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June 7, 1p

Lincoln Parish Library Events Center

910 N Trenton St, Ruston, LA 71272

[Livestream Link]


Torrent by Cecilia Suhr (Ohio)


Air Friction by Jinxin Fu (China)


I Miss U V-Much by Kevin Mah (Louisiana)

Del silencio brota un árbol by Eric Estrada Valadez (Mexico)



Torrent is a real-time audio-visual performance that features piano improvisation with live processing, and fixed media. This work depicts the turbulent and calming wave movements in response to the piano playing. The video clip in this work was shot in the Black Bayou Lake National Wildlife Refuge in Monroe, Louisiana.

Air Friction is inspired by the physical phenomenon that air particles collide with a moving body, even if it is just a small ping-pong ball. Because of air resistance, the ball bounces lower and lower every time, and so does the energy dissipate. There are a lot of moments in this piece where this physical law can be "heard", starting with a single series of bounces of a ping-pong ball, growing toward a colorful sound world...

Hatsune Miku is a voice synthesizer developed by Yamaha - sampling the real voice of Japanese voice actress, Saki Fujita - where one can input notes and lyrics for her to sing via the Vocaloid DAW. She is a tool, an instrument, and a character with a personality and a devoted fan base to match. In "I Miss U V-Much," I use her as both a singer and instrument; she sings about a time long lost - a life she has outgrown - and about those who cannot follow her into the unknown. This piece is an journey into a facet of music that I feel might be quickly growing beyond my own limited scope. With today's rise of AI, one can't help but to see Miku as a precursor or even a harbinger. Perhaps I am afraid of stepping with her into the unknown. How dare I? Perhaps it is indeed wiser to follow... Throughout the piece, her vocals are intermittently cut, distorted, and warped into speech that is at once nonsense and coherent, helped (or not helped?) by her imperfect pronunciation which undeniably reaffirms her virtual identity. "I wish we..." is heard as as "I miss you..." at times. The versatility of her programmable emotions and inflections allow for nigh infinite ways of communicating an artist's ideas, bridging that uncanny gap between instrument and human. I hoped to bring out this ambiguous dichotomy through the subject matter and arrangement of the music.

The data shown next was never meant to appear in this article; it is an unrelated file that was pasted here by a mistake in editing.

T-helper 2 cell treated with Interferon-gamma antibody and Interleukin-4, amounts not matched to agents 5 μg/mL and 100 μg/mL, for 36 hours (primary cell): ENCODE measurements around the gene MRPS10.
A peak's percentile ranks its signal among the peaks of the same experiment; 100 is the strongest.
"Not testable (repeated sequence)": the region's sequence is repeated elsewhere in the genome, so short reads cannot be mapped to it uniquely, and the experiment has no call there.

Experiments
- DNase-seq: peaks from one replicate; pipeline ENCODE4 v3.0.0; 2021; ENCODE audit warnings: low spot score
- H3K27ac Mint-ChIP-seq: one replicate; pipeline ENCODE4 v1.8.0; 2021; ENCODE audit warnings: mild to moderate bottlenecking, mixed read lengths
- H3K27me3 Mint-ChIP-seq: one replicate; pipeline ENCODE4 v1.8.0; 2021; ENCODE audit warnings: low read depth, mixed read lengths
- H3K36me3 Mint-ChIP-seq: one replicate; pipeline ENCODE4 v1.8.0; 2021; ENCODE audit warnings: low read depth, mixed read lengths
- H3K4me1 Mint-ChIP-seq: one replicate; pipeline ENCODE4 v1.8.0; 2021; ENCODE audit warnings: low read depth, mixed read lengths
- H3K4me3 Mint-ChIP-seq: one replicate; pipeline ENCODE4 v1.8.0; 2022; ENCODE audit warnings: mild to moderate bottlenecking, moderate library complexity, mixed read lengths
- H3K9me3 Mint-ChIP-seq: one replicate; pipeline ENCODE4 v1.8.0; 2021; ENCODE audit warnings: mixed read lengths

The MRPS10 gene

Trees stand as poignant symbols of our inherent connection to nature. Their profound silence, unwavering connection to the earth, and the melodies produced as the wind rustles through their branches, have consistently held a mesmerizing effect on me. After reading Richard Powers' "The Overstory," a novel whose central protagonists are trees, I was inspired to compose a piece about the life cycle of a tree. The musical themes symbolize the stages of a tree's development, ultimately culminating in its return as a seedling. Each section mirrors a chapter in Power’s book and is coupled with poetic verses of Mexican poets such as Octavio Paz, Jaime Sabines, and José Emilio Pacheco. The degradation of land ecosystems and the accelerating cost of climate change, remind us that nature is not merely a resource to be exploited. Trees and their critical entanglement with life on earth, shape our surroundings, color our daily experiences, and underscore the limits of survival and threatening impact of the human project. This piece is a small tribute to one of nature's most remarkable inventions.

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